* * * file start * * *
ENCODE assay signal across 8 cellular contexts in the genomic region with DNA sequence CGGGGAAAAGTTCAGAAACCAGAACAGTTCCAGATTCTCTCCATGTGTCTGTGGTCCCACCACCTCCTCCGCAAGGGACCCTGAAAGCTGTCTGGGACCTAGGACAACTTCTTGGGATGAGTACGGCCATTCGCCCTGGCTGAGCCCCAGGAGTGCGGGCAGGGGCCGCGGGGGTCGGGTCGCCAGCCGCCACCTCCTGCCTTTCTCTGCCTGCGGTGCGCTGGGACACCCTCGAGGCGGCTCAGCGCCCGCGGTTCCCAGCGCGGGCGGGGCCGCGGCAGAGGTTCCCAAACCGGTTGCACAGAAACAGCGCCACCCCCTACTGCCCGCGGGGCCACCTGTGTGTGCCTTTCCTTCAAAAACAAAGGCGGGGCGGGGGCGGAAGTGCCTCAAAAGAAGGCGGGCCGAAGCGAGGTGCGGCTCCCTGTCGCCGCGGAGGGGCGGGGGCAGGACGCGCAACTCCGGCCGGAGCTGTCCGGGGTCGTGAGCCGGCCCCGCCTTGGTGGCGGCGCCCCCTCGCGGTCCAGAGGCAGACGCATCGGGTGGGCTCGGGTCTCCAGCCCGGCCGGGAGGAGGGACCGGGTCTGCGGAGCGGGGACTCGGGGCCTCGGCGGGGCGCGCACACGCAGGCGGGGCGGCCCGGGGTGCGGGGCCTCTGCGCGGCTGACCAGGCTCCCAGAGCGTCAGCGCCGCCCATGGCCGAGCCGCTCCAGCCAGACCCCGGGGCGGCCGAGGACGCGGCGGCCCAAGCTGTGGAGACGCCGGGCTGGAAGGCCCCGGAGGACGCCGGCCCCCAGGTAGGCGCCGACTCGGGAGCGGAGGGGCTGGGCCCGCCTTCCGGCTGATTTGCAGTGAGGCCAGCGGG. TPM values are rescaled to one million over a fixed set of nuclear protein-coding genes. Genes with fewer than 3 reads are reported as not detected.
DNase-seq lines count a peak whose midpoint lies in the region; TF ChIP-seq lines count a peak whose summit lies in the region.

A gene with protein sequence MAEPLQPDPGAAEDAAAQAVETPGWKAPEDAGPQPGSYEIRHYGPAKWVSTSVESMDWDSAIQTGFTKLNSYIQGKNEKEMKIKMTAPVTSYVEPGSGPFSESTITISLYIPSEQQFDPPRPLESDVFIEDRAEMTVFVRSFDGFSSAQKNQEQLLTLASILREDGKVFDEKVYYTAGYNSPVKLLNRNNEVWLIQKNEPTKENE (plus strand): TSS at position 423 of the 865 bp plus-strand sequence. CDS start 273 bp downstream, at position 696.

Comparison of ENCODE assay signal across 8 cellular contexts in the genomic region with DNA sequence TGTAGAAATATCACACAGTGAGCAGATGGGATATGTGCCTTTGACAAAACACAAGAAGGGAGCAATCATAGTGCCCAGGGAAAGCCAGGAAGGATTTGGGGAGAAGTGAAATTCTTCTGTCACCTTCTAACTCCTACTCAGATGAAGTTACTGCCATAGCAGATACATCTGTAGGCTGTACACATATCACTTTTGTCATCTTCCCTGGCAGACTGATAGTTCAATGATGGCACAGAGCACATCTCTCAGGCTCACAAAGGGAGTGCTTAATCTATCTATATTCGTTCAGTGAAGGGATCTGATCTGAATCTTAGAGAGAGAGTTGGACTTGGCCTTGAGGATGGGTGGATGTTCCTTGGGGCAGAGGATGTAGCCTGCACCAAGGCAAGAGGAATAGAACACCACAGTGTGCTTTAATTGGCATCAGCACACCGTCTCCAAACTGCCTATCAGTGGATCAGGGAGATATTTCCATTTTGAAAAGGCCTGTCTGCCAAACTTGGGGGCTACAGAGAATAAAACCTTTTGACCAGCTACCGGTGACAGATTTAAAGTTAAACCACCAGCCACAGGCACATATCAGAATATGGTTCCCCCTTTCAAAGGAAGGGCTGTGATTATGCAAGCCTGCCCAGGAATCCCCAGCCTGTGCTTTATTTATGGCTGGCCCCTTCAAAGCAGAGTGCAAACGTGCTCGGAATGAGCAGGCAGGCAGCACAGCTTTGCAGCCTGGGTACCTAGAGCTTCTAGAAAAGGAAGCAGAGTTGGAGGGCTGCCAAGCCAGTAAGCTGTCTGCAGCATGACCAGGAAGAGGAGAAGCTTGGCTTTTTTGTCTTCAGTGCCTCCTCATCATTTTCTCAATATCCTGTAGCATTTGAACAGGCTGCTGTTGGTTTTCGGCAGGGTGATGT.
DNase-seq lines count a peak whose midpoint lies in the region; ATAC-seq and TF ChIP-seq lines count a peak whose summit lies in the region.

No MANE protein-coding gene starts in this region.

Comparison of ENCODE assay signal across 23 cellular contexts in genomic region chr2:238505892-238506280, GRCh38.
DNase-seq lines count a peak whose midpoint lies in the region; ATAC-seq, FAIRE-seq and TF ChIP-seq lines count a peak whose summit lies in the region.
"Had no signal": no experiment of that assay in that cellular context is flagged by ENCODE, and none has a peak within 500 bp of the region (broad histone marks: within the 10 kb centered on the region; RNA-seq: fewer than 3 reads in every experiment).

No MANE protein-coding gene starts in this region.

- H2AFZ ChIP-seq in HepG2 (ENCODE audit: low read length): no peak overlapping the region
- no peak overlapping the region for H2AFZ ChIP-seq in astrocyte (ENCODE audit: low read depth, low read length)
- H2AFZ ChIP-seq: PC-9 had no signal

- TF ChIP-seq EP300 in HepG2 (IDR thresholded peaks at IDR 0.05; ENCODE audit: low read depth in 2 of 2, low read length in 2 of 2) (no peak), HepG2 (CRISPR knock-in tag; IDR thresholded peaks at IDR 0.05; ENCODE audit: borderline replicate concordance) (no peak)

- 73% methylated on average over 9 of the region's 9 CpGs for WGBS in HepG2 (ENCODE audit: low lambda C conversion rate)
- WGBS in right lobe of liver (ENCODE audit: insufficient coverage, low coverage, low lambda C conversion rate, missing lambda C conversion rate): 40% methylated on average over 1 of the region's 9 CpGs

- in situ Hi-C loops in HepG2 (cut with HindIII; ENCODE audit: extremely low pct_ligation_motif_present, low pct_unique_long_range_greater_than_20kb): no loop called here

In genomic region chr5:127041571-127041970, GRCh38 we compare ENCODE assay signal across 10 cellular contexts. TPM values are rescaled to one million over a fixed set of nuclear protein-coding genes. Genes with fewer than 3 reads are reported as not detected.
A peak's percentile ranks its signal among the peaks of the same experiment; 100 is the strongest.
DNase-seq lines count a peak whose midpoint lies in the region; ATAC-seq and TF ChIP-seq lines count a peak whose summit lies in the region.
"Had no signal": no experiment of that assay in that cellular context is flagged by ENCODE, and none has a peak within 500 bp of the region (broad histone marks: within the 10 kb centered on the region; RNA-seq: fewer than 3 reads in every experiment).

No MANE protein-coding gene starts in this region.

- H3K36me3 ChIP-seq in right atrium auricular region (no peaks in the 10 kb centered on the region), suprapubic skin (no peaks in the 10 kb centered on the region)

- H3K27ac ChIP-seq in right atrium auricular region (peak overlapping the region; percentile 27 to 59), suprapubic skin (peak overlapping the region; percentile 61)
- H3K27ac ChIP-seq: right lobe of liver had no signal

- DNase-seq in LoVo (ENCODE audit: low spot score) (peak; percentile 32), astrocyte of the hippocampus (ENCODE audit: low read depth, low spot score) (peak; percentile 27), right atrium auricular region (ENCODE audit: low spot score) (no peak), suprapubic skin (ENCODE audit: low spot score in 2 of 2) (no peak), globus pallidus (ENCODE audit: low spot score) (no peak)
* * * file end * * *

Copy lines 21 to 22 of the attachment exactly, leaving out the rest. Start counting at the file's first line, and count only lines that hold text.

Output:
"Had no signal": no experiment of that assay in that cellular context is flagged by ENCODE, and none has a peak within 500 bp of the region (broad histone marks: within the 10 kb centered on the region; RNA-seq: fewer than 3 reads in every experiment).

No MANE protein-coding gene starts in this region.